from Ross Pomeroy, Real Clear Science:___
Sugar doesn't make you hyper. A penny dropped from the top of the Empire State Building won't kill you. We don't just have five senses. Napoleon wasn't short. Caffeine doesn't dehydrate you. The Great Wall of China is not visible from space.
Everything you know isn't wrong. But a lot of it is.
Myths are everywhere: on the Internet, at your work, in your head. Even worse, they're difficult to dislodge. Psychologist Stephan Lewandowsky at the University of Bristol has made a career out of trying to loosen their extensive hold. After decades of effort, he's learned a lot. His biggest discovery, perhaps, is that attempting to debunk a myth can backfire, resulting in the myth being strengthened instead of removed.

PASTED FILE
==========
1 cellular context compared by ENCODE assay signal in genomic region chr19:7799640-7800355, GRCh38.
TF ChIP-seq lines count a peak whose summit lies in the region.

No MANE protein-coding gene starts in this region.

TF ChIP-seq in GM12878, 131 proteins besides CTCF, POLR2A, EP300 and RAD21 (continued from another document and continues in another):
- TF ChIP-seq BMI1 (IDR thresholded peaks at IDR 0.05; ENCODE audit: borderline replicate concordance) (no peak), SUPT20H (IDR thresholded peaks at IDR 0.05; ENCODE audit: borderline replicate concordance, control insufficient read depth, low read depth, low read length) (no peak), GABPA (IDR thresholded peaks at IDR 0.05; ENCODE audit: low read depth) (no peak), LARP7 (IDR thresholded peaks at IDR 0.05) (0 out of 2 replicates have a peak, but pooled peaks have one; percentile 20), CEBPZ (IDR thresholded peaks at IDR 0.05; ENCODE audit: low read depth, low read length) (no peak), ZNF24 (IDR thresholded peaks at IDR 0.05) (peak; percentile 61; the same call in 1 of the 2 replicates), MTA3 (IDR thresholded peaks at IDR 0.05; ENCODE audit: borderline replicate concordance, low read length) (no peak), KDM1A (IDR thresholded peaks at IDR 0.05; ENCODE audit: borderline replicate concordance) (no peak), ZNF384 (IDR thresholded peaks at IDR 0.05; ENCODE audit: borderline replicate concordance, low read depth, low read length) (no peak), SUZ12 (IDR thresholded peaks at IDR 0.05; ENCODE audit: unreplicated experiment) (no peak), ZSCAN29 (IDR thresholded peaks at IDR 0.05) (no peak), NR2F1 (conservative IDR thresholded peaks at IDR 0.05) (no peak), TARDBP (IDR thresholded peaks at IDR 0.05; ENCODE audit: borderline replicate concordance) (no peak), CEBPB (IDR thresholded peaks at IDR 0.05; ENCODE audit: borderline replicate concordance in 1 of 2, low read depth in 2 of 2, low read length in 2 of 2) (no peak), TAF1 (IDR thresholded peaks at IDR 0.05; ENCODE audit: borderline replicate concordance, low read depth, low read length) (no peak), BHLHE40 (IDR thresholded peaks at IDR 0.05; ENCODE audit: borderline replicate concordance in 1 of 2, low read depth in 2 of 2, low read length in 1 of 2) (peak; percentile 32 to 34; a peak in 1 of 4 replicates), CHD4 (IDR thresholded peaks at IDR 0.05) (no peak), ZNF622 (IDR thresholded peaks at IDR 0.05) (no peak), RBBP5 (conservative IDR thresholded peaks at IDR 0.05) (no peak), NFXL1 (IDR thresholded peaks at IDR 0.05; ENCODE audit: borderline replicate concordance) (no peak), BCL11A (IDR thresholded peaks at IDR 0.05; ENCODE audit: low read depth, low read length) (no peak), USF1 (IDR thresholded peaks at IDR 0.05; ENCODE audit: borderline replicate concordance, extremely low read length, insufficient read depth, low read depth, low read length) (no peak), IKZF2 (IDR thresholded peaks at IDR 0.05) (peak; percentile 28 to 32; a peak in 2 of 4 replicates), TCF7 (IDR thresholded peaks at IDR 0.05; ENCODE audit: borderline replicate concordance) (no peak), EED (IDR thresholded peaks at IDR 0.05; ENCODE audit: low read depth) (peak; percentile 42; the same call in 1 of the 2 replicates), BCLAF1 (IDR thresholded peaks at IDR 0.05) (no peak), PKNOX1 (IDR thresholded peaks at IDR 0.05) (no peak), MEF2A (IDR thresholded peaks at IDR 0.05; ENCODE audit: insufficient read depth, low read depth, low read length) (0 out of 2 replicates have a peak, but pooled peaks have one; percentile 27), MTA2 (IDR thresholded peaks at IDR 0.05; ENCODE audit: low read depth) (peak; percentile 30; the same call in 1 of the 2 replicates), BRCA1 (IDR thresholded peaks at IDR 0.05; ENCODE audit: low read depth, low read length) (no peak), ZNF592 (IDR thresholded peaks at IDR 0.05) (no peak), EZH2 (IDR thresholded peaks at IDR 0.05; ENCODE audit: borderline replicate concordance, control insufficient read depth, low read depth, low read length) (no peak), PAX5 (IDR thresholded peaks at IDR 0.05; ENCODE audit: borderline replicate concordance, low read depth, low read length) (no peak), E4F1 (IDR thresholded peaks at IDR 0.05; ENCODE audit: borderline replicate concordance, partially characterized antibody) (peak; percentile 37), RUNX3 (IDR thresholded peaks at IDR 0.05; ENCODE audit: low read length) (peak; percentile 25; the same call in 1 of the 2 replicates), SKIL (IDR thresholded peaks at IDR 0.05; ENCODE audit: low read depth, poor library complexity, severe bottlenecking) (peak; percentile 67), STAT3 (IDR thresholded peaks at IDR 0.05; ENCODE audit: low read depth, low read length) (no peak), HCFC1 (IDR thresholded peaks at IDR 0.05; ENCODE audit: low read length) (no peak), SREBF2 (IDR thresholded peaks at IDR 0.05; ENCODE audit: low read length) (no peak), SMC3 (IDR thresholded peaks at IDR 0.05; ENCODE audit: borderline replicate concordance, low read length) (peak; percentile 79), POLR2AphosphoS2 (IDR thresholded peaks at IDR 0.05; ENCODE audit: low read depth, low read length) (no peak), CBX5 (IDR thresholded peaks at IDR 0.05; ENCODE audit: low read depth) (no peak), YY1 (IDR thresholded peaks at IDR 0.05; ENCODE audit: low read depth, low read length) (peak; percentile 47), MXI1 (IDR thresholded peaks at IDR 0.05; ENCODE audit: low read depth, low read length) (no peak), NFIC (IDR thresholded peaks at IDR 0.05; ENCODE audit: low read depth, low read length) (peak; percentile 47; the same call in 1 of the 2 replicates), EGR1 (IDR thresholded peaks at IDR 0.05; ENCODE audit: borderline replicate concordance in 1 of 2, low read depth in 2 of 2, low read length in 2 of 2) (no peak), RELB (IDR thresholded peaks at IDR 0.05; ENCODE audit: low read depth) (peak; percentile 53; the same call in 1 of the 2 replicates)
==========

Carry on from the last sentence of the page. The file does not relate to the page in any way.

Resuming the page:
He also disproved a huge myth about debunking myths: "that removing [a myth's] influence is as simple as packing more information into people's heads."
It's simply not that easy.
The entire post can be read here.